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Supporters of a proposal that would alter the way Arkansas' voting districts are drawn turned to the federal courts Wednesday, less than a week after the state's highest court barred the proposal from appearing on the November ballot.

The proposal's sponsor, Arkansas Voters First, collected more than 144,000 signatures in a petitioning effort to get the proposed constitutional amendment before voters in November. The group needed about 89,000 to qualify.

But the Arkansas Supreme Court, siding with arguments by Secretary of State John Thurston, disqualified the proposal last week in a 6-1 decision. The high court agreed with Thurston that the voters group failed to properly certify that its paid canvassers were qualified to collect signatures.

Voters First attested to state regulators that it had "acquired" criminal background checks, while Thurston countered the group needed to certify those canvassers had "passed" those checks. He refused to begin the verification process needed to certify that Voters First had collected enough signatures to qualify for the November ballot.

[RELATED » Full coverage of elections in Arkansas »]

On Wednesday, the nonpartisan League of Women Voters of Arkansas sued Thurston, a Republican, in federal court in Fayetteville to challenge the legality of the background-check provision found in Arkansas 7-9-601 of the state Elections Code. The League is also asking U.S. District Judge Timothy Brooks to order Thurston to begin the verification process immediately.

The suit describes the law as "an inartfully drafted Arkansas statutory provision that requires a petition sponsor to either submit a false statement to [the Secretary of State] or have its ... petitions rejected in their entirety."

In the lawsuit, the group's lawyers say some of what the law requires is impossible to provide -- a federal criminal record search by the Arkansas State Police and the certification that each canvasser has "passed" the state police background search.

The agencies involved in the background check, the state police and the Arkansas Crime Information Center, do not assign a passing or failing grade to those background reviews, and the law does not specifically state what would constitute passing or failing anyway, the suit states.

"In reality, a criminal record search is not something that can be 'passed' and even if it were, that statutory provision does not explain what would constitute a passing grade," the suit states.

Further, those agencies do not have the capacity to conduct background checks that would show convictions of federal laws, such as fraud, forgery or identification theft, according to the suit. None of the Voter First canvassers have disqualifying felony convictions, the suit states.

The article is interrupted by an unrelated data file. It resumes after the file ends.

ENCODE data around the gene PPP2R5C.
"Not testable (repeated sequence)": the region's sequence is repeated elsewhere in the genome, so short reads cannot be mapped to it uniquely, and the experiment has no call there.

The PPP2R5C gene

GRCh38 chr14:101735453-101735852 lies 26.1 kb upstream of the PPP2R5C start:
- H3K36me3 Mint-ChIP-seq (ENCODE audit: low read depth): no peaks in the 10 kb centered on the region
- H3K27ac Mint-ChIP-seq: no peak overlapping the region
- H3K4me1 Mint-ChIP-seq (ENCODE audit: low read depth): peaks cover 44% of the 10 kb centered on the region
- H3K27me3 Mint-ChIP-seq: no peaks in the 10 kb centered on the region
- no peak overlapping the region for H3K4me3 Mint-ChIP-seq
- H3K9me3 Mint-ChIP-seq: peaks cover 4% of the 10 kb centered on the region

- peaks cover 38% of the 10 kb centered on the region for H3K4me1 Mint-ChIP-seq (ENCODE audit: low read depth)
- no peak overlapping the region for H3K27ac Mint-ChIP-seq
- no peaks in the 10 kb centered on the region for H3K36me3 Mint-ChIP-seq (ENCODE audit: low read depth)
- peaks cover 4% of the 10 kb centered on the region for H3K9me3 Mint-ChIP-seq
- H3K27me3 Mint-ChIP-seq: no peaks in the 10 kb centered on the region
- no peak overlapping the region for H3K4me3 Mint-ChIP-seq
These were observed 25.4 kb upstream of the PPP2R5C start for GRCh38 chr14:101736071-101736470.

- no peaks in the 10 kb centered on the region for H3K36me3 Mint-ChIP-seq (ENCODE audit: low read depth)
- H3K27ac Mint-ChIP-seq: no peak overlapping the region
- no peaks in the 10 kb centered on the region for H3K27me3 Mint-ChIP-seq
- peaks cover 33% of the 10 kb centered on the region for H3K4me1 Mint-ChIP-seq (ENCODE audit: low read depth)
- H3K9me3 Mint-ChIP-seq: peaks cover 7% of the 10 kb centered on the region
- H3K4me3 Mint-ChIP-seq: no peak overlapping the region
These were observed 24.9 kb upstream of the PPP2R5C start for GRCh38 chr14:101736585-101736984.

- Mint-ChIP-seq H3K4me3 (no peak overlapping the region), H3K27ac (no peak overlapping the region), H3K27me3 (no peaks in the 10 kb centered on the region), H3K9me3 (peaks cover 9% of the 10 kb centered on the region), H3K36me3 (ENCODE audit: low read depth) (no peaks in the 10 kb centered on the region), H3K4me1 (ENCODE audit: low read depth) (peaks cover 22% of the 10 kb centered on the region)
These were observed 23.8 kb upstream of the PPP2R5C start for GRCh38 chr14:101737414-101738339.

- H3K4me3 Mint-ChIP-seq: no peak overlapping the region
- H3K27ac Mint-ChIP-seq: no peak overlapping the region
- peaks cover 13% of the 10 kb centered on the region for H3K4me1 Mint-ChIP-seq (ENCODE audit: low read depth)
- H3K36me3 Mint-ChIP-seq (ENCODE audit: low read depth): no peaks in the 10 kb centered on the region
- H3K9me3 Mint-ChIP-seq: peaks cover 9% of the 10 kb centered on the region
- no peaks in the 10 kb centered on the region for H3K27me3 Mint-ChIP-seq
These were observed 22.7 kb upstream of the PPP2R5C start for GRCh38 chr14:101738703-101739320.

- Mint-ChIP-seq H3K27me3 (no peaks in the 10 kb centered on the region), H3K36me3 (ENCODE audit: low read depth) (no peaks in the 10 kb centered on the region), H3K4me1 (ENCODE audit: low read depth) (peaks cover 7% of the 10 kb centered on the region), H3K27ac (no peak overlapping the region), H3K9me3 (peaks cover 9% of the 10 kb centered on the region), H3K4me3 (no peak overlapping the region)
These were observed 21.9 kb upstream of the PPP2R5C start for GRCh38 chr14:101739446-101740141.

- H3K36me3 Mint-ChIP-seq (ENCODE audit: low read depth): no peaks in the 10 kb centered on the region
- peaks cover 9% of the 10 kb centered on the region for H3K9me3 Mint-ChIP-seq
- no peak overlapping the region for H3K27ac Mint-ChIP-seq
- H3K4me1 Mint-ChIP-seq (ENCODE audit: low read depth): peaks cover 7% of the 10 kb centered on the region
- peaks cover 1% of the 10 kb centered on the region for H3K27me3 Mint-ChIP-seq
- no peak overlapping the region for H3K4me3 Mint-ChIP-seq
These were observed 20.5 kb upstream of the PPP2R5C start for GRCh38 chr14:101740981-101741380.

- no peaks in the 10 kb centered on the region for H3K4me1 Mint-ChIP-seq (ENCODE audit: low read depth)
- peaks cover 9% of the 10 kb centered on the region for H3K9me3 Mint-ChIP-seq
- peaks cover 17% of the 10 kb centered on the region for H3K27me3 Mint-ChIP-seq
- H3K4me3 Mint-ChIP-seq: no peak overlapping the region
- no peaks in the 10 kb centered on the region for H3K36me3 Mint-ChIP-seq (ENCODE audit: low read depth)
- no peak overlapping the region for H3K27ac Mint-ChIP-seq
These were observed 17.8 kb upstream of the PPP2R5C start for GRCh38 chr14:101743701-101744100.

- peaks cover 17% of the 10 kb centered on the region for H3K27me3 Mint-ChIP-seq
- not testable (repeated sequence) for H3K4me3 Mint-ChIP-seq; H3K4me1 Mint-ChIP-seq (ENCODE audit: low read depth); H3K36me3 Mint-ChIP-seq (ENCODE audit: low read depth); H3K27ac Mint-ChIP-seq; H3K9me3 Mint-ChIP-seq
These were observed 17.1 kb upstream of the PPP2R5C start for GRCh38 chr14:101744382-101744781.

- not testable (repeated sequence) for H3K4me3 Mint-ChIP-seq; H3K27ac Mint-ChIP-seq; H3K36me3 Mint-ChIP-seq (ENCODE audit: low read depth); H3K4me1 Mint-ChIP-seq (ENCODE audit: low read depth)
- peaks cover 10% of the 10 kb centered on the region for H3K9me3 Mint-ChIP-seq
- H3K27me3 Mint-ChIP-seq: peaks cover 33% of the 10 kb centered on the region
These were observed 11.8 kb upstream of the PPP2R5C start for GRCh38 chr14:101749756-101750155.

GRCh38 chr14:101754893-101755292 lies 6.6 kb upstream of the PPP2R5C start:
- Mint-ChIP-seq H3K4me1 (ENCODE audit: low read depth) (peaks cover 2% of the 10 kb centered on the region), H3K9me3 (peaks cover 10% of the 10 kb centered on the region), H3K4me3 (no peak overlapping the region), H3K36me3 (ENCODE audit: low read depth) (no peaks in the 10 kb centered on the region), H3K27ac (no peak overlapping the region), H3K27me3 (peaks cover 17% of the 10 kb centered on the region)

The law puts people such as the plaintiff in an unconstitutional conundrum: Either submit a false statement about passing background checks, or have their amendments disqualified by the secretary of state, according to the suit.

Forcing initiative supporters to submit a false statement to election authorities to get the secretary of state to begin the validation process violates the rights of the proposal's supporters because the requirement does nothing to further the protection of the petition process, the suit states.

"Unless the false statement requirement as it was applied to [Arkansas Voters First] by [Thurston] with respect to the Petitions is struck down as unconstitutional, approximately 150,000 Arkansans' signatures will not proceed to verification analysis by [Thurston], thus eliminating Plaintiffs' ability to make the matter the focus of statewide discussion and voters' constitutional right to express their association or not on the ballot initiative," the suit states.

Lawyers for the League of Women Voters of Arkansas are further asking the judge for an expedited ruling that would require Thurston to respond to the lawsuit within a week then hold oral arguments Sept. 14.

"The Arkansas Supreme Court's decision to invalidate the signatures of 150,000 voters on a hyper technical requirement blatantly disregards voters' First Amendment rights," said Deborah Turner, board president for the League of Women Voters of the United States, said in a news release announcing the litigation. "The voices of Arkansas voters deserve to be honored -- the Secretary of State must count the signatures of his constituents, thereby honoring the oath of office he took to uphold the Constitution of the United States and the constitution of Arkansas."

The plaintiff is Bonnie Heather Miller, a League of Women Voters member and head of Arkansas Voters First. She is being represented by Little Rock civil-rights attorney David Couch and Christopher Lamar from the Campaign Legal Center, a nonpartisan nonprofit in Washington, D.C., that works to reduce the influence of money in politics and increased access to voting.

The Voters First proposal would create a nine-member citizen commission to draw congressional and legislative districts with instructions that the maps do not favor or disadvantage any political party -- a process known as gerrymandering.

Currently, the legislature establishes the state's four congressional districts while a committee of the governor, secretary of state and attorney general sets the districts for the state House and Senate. New districts are established every 10 years after the census.


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